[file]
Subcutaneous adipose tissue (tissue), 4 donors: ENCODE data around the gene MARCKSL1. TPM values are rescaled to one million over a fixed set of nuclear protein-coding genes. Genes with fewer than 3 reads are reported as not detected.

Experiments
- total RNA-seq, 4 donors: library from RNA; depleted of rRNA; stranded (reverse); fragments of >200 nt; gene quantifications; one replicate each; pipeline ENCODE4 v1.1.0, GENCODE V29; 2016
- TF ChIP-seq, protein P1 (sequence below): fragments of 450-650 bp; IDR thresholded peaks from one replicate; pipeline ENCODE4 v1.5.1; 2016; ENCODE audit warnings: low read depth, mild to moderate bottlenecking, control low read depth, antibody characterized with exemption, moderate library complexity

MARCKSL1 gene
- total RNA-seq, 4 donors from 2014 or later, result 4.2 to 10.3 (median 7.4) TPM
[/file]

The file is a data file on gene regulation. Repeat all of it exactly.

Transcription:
Subcutaneous adipose tissue (tissue), 4 donors: ENCODE data around the gene MARCKSL1. TPM values are rescaled to one million over a fixed set of nuclear protein-coding genes. Genes with fewer than 3 reads are reported as not detected.

Experiments
- total RNA-seq, 4 donors: library from RNA; depleted of rRNA; stranded (reverse); fragments of >200 nt; gene quantifications; one replicate each; pipeline ENCODE4 v1.1.0, GENCODE V29; 2016
- TF ChIP-seq, protein P1 (sequence below): fragments of 450-650 bp; IDR thresholded peaks from one replicate; pipeline ENCODE4 v1.5.1; 2016; ENCODE audit warnings: low read depth, mild to moderate bottlenecking, control low read depth, antibody characterized with exemption, moderate library complexity

MARCKSL1 gene
- total RNA-seq, 4 donors from 2014 or later, result 4.2 to 10.3 (median 7.4) TPM